Grad uses education to give back

Woman entered the non-profit field after experience working in Ottawa with AIDS group

By Andrea Iseman
Life Reporter
Published: March 27, 2008

Humber grads are doing great things for the community through food and fundraising.

Melissa Dedic works for Second Harvest and picks up excess food and delivers it to those is need in the Toronto area.  Photo by Melissa Dedic.

Melissa Dedic works for Second Harvest and picks up excess food and delivers it to those is need in the Toronto area. Photo by Melissa Dedic.

Melissa Dedic, a graduate of the fundraising and volunteer management program, has been working with Second Harvest for a few months, and has raised more food than ever for the organization.

“Since she has been here, food donations have literally gone up every month,” said Kate Ledgley, manager of operations at Second Harvest. “We don’t know what she’s doing, but whatever it is, it’s great.”

Ledgley, 29, herself a graduate of the public relations certificate program in 2001, said Dedic applies the skills she learned at Humber to foodraising.

“She translates what she learned about financial soliciting into foods,” she said. “And food is the centre to what we do.”

Dedic, 26, said one of the reasons she chose Humber was because of the selective acceptance process and the reputation it holds.

“One of the most valuable things I learned from Humber was confidence,” she said. “When I am speaking and networking, it reminds me a lot of what I learned in the program about stewardship.”

Dedic said her experience in university working for the AIDS Community of Ottawa was a huge part of what drew her to the non-profit sector.

“It was the first experience where when I left, I felt a sense of joy and fulfillment I never experienced before,” she said.

Ken Wyman, the fundraising and volunteer management program coordinator, said Dedic’s future success was evident from the start. She went above and beyond what was expected of her, something not all students did.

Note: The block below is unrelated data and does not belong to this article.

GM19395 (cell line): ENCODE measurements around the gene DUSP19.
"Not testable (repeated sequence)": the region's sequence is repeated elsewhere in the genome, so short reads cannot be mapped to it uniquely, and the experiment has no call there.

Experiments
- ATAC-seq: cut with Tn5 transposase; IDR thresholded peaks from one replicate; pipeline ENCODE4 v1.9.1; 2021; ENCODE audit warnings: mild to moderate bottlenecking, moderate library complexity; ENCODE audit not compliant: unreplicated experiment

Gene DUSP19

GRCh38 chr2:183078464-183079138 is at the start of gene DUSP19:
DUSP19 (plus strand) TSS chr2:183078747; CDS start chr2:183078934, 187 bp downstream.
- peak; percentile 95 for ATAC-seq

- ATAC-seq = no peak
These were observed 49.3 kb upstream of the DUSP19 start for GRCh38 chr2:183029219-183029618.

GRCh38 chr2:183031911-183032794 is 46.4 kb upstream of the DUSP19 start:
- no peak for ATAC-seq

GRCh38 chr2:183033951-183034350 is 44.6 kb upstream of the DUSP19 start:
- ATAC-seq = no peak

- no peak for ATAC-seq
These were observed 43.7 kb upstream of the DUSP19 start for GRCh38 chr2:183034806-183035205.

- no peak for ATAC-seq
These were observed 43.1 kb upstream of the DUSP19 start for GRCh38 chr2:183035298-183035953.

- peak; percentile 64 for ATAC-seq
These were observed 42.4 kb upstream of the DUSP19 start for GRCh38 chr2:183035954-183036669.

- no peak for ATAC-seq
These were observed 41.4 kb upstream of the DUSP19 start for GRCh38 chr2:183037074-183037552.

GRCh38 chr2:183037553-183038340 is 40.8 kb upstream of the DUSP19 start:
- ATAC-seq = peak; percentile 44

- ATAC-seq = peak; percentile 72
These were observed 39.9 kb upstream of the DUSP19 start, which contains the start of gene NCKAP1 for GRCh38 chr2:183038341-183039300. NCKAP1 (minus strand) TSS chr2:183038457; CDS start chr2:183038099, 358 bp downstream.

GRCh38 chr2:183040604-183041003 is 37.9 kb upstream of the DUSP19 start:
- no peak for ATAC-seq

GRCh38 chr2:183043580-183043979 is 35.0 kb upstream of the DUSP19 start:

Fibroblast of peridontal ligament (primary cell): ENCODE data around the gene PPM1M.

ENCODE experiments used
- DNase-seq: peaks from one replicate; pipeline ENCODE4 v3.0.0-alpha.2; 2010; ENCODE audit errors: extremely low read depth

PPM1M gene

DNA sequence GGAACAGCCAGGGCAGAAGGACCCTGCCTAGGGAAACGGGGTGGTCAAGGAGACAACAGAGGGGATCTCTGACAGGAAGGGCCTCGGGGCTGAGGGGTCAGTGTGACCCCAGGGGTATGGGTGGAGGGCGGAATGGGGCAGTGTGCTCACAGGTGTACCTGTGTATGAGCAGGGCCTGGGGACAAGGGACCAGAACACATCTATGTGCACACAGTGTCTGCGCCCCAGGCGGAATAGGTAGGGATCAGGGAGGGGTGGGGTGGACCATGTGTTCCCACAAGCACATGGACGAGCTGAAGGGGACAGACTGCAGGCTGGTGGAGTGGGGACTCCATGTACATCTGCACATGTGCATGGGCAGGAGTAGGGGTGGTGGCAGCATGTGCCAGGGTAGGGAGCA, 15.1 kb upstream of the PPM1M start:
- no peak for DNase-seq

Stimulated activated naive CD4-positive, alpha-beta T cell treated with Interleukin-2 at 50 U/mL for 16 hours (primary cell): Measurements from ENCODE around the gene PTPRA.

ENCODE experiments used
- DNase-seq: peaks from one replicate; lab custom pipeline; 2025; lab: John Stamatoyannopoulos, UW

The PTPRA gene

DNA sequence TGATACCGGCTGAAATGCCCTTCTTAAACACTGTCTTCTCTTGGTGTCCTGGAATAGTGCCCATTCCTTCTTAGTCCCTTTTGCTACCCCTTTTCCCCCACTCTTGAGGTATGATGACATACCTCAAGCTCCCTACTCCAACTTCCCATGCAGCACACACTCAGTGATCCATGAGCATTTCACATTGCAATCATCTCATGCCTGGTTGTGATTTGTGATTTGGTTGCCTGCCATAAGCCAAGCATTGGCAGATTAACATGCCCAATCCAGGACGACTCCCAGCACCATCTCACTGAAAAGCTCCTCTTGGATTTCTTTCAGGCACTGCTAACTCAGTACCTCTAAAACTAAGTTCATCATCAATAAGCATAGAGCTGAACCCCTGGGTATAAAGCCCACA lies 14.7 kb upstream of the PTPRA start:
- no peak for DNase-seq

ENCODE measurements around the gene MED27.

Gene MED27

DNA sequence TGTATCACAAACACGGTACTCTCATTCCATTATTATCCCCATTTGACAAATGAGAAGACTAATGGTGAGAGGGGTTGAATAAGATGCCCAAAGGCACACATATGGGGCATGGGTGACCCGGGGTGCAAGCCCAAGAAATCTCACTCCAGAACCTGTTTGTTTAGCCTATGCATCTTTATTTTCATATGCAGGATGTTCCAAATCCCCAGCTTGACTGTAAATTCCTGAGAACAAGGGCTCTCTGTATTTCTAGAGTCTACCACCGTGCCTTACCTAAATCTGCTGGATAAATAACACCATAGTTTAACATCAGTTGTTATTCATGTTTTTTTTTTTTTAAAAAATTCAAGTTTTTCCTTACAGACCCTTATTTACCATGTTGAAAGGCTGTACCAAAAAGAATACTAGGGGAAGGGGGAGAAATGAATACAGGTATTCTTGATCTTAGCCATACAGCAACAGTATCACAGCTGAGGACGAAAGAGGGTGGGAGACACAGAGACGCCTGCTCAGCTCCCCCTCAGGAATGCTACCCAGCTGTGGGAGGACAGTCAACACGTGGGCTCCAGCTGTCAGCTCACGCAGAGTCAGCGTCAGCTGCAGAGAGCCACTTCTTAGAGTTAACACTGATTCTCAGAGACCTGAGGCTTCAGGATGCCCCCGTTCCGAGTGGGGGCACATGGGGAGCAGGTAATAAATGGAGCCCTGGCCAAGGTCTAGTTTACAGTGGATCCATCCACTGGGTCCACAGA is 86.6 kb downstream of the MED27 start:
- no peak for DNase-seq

“For one project, Melissa took it further than any student before,” said Wyman. “She not only did the research, but made contacts and got a response, particularly about the problem; it was a remarkable initiative to take forward.”

Wyman also said on a fundraising assignment Dedic raised the highest amount of money where the students were responsible for running the project on their own: $20,000.

“She was certainly a great student,” he said. “It was obvious that she was going to be doing wonderful things in the non-profit world. It is so satisfying to know that people can go within a year or so of graduating to truly doing things to make the world a safe, better, happier place.”

Second Harvest continues to be grateful for what Dedic is doing for the organization, which most recently included picking up more than 18,000 pounds of food from the Canadian Food and Beverage Show this month.

As well, work in the non-profit industry can sometimes go unnoticed, but Second Harvest maintains it could not succeed without Dedic’s help, which has resulted in a total increase in donations of more than 20 per cent.

“I can see her being a bit humble about that,” said Ledgley, “but our success is due in large part to her efforts.”

To see the article on its original site, click here.

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